For clinical images and the use of VELscope, all FV operators (FVS and SS) will need to pass a 2-step control process. Step 1: as part of the training process, two sets of 8 images will be provided to the site surgeons and FVS, as a first step in calibrating their judgment on clinically visible tumor boundaries and FV positive (FV loss) boundaries. The criteria for passing the step is that both clinically visible tumor boundaries and FV boundaries need to be within ± 5 mm of those drawn by the experienced FV operators from the British Columbia (BC) site. Step 2 : to be certified, all FV operators require hands-on experience in outlining the tumor and FV boundaries on 2 real patients. The same criteria will be used to assess this activity, with a requirement that both clinically visible tumor and FV boundaries be within ± 5 mm of those drawn by the experienced FV operators from BC site. This time, the BC specialists will draw on the images received from the study sites. This can be used to review the entire operation from new patient assessment to the completion of surgery (see Key Steps above) to ensure the high-quality operation.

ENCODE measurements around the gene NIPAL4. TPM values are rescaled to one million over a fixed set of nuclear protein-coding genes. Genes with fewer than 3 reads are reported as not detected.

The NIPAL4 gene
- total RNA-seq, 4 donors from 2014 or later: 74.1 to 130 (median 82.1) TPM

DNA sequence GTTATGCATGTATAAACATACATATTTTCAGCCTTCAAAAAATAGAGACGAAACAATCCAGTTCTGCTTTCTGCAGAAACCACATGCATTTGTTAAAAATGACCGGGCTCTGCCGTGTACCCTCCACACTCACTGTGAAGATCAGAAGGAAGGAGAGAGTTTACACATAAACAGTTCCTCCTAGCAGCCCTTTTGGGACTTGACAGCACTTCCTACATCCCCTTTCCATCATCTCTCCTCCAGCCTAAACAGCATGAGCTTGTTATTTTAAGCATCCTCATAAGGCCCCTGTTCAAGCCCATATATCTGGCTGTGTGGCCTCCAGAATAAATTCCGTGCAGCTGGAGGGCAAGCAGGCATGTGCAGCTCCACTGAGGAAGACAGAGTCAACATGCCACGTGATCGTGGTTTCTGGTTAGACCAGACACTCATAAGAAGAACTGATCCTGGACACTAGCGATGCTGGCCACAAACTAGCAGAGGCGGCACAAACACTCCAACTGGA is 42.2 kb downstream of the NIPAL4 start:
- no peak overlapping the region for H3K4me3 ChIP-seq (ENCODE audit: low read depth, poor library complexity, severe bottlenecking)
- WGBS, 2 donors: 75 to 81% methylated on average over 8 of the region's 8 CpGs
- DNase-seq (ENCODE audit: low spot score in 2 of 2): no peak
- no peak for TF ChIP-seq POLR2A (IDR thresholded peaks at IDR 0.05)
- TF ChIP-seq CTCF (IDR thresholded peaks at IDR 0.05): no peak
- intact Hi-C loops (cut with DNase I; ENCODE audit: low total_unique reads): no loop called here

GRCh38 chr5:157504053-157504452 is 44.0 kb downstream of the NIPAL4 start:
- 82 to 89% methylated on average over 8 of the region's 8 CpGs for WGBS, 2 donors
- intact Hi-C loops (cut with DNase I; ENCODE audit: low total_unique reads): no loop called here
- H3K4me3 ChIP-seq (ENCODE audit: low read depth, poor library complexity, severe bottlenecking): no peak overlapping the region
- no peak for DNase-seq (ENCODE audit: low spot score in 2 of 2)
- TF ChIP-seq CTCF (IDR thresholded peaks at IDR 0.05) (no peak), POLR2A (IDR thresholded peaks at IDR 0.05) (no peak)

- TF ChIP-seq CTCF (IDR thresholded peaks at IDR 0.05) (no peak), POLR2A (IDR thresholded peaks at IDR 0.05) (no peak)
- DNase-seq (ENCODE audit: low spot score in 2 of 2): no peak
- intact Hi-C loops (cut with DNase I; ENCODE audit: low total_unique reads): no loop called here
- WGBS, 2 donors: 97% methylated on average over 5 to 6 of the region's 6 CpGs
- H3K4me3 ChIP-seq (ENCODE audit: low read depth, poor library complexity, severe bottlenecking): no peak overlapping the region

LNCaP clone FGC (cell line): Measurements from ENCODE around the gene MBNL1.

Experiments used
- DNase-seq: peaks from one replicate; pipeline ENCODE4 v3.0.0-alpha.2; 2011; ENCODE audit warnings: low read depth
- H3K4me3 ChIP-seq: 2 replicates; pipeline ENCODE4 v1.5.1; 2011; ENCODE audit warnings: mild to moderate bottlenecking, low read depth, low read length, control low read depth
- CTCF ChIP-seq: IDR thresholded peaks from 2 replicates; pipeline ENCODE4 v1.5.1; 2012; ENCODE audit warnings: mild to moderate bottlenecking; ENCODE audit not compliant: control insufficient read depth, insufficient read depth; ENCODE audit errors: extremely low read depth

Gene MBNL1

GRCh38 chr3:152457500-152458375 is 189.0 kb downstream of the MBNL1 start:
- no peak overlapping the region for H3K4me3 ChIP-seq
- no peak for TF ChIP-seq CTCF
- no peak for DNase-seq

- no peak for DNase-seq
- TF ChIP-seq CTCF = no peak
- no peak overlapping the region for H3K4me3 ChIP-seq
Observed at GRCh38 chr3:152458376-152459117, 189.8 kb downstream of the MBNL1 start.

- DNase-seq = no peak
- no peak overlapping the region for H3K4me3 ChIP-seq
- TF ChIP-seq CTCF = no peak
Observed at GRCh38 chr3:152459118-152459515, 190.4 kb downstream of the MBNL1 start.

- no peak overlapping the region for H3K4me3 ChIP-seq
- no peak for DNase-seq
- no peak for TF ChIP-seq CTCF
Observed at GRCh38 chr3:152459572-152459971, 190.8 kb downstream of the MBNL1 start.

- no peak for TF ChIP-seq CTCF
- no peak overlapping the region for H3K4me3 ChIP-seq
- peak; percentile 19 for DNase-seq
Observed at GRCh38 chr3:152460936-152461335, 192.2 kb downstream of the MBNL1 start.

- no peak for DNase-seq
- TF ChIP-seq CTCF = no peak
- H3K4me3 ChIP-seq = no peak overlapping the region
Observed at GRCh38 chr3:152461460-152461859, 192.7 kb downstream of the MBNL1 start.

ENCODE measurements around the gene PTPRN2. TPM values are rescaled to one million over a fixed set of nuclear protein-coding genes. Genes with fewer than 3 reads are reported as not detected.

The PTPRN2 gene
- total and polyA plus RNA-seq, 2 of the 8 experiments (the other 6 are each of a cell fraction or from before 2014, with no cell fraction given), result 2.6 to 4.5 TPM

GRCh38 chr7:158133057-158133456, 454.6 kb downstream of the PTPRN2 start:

After passing this 2-step control process, a site will be ready to recruit the first patient to the study. The PI (CFP) will review the first 10 patients from each site to ensure the quality of images is maintained and that mapping of clinical and fluorescence boundaries proceeds as per initial training and to provide suggestions to the site team members for any problems experienced during these activities. Subsequently, about 5% random samples from each site will be selected from time to time to check for the accuracy of boundary drawings. This can also mitigate 'margin creep' over time.
One risk is the potential contamination of endpoint by the surgeon, i.e., margin creep (expanding margins) in the control arm. We are requiring that both the FV and white light margins be justified just prior to surgery in the operating room with the presence of both surgeon and an independent party for FV assessment. In this fashion, the surgical margin will be placed in a consented and unbiased fashion. In order to keep the study double blinded and avoid potential bias, the FVS will be a different person from the SS. The periodic review of sites by central management team will also mitigate this problem.